Note 1: Doyle discounted the stories collected in The Casebook of Sherlock Holmes  as the volume was yet to be published and the stories had only appeared, over the previous five years, in The Strand.

Note 2: The winner of the competition, Mr. R.T. Norman, identified ten of the twelve stories selected by Doyle and placed in a sealed envelope. 

‘GOLDEN AGE’ FICTION – A TIMELINE

1907    Publication of The Mystery of the Yellow Room (Le Mystère de la Chambre Jaune) – Gaston Leroux

1908    Publication of The Circular Staircase – Mary Roberts Rinehart

1913    Publication of Trent’s Last Case – Edmund Clerihew Bentley, the introduction of   Philip Trent

1914    Publication of Rouletabille at the War (Rouletabille a la Guerre)­ – Gaston Leroux

1920    Publication of The Mysterious Affair at Styles – Agatha Christie, which introduces Hercule Poirot – it was written in 1916

1922    Publication of The Secret Adversary – Agatha Christie, the first appearance of Tommy and Tuppence

1923    Publication of Whose Body – Dorothy Leigh Sayers, the introduction of Lord Peter Wimsey

1926    The mysterious disappearance of Agatha Christie

            Publication of The Murder of Roger Ackroyd – Agatha Christie

1927    Publication of Thirteen Problems – Agatha Christie, one of which stories introduces Jane Marple

            Death of Gaston Leroux

1928    Agatha Christie divorces Archie

1929    Publication of The Crime at Black Dudley – Margery Allingham, the introduction of Albert Campion

            Publication of The Roman Hat Mystery – Ellery Queen (Frederick Dannay and Manfred Lee), the introduction of Ellery Queen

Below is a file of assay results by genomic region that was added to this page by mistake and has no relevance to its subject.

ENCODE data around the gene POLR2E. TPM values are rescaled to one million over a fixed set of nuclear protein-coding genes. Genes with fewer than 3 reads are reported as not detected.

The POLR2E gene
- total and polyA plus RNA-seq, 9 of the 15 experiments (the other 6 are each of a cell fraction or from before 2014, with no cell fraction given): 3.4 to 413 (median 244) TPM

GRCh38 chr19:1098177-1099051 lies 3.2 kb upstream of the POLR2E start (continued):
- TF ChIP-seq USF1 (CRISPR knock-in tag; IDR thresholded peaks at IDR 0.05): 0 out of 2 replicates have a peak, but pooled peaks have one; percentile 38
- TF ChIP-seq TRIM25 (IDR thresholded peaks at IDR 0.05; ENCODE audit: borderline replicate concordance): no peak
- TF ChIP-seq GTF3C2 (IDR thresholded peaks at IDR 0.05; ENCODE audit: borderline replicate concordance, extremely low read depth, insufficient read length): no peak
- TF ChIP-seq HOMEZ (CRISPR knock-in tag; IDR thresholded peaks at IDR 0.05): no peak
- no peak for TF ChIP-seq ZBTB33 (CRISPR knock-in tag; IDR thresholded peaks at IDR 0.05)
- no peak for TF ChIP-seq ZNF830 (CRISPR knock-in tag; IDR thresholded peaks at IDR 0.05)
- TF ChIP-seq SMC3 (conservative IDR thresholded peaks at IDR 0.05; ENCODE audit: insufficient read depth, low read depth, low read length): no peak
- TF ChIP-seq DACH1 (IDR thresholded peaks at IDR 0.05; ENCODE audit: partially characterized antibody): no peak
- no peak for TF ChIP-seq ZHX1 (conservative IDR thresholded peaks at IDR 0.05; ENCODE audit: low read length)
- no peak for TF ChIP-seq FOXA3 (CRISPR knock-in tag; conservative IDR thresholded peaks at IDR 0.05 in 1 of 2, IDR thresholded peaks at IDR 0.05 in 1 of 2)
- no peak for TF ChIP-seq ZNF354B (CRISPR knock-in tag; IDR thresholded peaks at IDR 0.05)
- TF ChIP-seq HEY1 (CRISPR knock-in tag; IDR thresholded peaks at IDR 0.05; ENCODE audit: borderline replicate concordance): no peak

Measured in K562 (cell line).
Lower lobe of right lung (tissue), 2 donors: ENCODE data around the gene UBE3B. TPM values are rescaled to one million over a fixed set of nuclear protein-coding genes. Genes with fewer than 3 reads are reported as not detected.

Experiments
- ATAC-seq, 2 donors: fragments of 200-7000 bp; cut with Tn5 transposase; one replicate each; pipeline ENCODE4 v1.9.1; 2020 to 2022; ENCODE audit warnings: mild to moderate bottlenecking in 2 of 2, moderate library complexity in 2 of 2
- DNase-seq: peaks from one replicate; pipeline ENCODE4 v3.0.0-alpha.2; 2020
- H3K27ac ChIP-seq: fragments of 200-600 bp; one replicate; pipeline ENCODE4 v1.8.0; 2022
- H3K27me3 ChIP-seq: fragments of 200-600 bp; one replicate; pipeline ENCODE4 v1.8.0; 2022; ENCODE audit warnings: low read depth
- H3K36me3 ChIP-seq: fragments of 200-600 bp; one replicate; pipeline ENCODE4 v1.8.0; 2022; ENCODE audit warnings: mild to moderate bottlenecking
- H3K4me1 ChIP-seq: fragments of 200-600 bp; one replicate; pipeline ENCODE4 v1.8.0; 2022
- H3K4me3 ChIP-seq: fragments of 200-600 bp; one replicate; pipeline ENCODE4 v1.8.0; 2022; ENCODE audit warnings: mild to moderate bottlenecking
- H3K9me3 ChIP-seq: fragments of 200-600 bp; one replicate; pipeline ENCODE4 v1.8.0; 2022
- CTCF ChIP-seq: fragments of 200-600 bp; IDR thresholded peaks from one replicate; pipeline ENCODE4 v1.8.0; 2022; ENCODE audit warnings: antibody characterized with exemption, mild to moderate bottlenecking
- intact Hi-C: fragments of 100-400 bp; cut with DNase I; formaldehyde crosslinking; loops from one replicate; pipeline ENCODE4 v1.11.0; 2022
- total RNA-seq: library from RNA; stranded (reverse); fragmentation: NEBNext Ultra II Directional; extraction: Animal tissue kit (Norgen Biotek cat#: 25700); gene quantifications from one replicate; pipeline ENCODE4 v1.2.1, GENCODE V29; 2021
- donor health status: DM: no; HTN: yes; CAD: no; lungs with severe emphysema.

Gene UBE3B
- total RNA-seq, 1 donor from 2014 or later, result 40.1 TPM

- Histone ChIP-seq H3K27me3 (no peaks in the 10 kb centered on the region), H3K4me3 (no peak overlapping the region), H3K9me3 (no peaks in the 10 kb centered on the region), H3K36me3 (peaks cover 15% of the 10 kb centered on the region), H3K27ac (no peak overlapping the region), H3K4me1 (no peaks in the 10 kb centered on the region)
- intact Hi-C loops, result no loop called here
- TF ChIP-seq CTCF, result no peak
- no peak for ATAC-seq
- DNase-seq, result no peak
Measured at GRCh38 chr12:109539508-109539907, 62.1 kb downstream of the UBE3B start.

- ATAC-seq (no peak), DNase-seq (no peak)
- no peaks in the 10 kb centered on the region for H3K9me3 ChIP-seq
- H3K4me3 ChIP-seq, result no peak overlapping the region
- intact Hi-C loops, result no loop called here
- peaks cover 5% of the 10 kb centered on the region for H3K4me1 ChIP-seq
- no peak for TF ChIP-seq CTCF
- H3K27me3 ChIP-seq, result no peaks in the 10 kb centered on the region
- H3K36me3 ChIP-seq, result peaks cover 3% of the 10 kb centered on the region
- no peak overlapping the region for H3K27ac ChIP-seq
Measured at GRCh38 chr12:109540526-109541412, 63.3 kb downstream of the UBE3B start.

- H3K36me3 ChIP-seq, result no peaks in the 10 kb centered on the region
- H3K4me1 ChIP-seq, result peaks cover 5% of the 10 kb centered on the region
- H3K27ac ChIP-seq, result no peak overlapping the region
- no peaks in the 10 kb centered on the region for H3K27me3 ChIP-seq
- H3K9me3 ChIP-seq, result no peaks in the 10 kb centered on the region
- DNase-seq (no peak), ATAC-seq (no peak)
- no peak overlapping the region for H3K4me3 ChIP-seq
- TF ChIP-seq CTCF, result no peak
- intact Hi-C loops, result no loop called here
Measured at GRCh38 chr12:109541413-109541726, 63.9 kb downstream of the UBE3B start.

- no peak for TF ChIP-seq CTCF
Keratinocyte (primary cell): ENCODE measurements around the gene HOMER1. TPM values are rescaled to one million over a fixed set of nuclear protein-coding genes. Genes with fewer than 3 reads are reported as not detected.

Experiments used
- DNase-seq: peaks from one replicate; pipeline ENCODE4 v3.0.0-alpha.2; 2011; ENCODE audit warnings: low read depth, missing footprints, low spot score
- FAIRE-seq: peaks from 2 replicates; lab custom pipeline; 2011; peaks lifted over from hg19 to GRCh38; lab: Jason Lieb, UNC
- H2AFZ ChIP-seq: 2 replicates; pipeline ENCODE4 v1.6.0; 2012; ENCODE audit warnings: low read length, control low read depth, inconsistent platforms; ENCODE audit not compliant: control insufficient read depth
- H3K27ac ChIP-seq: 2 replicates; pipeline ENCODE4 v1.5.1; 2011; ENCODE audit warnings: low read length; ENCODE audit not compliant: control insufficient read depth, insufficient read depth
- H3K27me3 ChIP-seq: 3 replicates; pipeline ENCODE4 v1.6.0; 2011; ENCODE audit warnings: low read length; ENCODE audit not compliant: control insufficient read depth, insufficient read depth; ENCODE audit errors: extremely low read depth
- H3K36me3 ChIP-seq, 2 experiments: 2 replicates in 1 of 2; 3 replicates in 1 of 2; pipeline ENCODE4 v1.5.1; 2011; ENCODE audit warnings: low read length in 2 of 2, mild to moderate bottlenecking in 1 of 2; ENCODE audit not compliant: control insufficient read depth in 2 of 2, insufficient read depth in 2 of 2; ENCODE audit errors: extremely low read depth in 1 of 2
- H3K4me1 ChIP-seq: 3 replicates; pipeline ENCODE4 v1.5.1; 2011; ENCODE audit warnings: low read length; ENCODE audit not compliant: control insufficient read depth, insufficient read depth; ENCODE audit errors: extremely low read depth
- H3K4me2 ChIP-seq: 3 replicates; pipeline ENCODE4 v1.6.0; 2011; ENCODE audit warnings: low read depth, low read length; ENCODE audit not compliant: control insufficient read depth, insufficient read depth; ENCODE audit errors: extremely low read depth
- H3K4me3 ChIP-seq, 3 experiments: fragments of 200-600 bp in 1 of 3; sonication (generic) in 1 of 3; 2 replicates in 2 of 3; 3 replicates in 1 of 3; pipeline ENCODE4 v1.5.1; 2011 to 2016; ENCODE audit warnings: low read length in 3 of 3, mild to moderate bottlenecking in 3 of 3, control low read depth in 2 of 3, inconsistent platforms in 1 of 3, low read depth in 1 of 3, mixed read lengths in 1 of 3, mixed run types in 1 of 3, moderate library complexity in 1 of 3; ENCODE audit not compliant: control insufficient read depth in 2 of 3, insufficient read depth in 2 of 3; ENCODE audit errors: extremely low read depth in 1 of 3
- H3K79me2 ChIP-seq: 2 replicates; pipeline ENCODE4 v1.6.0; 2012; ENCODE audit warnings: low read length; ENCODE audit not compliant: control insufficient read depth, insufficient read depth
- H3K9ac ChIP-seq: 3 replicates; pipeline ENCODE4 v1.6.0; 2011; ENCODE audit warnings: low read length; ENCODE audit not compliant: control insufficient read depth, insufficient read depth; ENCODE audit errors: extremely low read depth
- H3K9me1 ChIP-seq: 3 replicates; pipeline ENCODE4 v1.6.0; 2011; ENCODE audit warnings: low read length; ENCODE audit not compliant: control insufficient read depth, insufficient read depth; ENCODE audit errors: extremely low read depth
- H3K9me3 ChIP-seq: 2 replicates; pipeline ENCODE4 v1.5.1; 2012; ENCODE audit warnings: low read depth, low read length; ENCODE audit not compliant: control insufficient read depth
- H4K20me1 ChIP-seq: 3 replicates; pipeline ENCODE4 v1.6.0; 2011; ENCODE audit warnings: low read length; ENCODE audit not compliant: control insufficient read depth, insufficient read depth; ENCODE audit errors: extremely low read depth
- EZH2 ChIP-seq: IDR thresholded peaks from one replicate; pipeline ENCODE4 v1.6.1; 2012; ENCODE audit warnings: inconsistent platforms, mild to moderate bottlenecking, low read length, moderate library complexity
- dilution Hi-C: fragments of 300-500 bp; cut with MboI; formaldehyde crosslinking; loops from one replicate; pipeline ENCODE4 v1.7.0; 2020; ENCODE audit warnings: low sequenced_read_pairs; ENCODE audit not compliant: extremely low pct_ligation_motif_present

1930    Establishment of the Detection Club by, among others, Ronald Knox

            Publication of The Door – Mary Roberts Rinehart in which ‘the butler did it’

            Publication of Murder at the Vicarage – Agatha Christie,  the first appearance of Jane Marple in a novel

            Publication of Mystery Mile – Margery Allingham, the second Campion novel 

1933    Publication of The Album – Mary Roberts Rinehart

            Publication of Hag’s Nook – John Dickson Carr, introduces Gideon Fell

1934    Publication of A Man Lay Dead – Ngaio Marsh, the introduction of Roderick Alleyn

            Publication of Nine Tailors – Dorothy L. Sayers, her personal favourite Wimsey novel 

1934    Publication of The Plague Court Murders – Carter Dickson (John Dickson Carr) the first Sir Henry Merrivale novel

            Publication of Murder on the Orient Express – Agatha Christie

1935    Publication of The Three Coffins (GB-The Hollow Man) – John Dickson Carr, one of the great ‘locked room’ mysteries

1936    Publication of Trent’ Own Case – Edmund Clerihew Bentley

            Bentley becomes President of the Detection Club until 1949

1937    Publication of Gaudy Night – Dorothy L.Sayers, Wimsey and Harriet Vane get together at last

1938    Publication of Trent Intervenes – Edmund Clerihew Bentley

1940    Publication of Edmund Clerihew Bentley’s autobiography Those Days

            Publication of And Then There Were None – Agatha Christie, in the USA, still her best-selling novel (100m copies sold)

1945    ‘Who Cares Who Killed Roger Ackroyd’ – Edmund Wilson, is published in the January edition of the New Yorker

1953    Publication of The Cavalier’s Cup – Carter Dickson, the last Merrivale story

1957    Publication of 4.50 from Paddington – Agatha Christie

            Death of Dorothy L. Sayers, aged 64

1958    Death of Mary Roberts Rinehart, aged 82

1966    Death of Margery Allingham, aged 62

1967    Publication of Dark of the Moon – John Dickson Carr, the final Gideon Fell story

1973    Publication of Postern of Fate – Agatha Christie – last novel published in her lifetime and the last Tommy and Tuppence novel

1975    Publication of Curtain – Agatha Christie,  the last Poirot novel

1976    Publication of Sleeping Murder – Agatha Christie, the last Marple novel

            Death of Agatha Christie, aged 85

1977    Death of John Dickson Carr, aged 70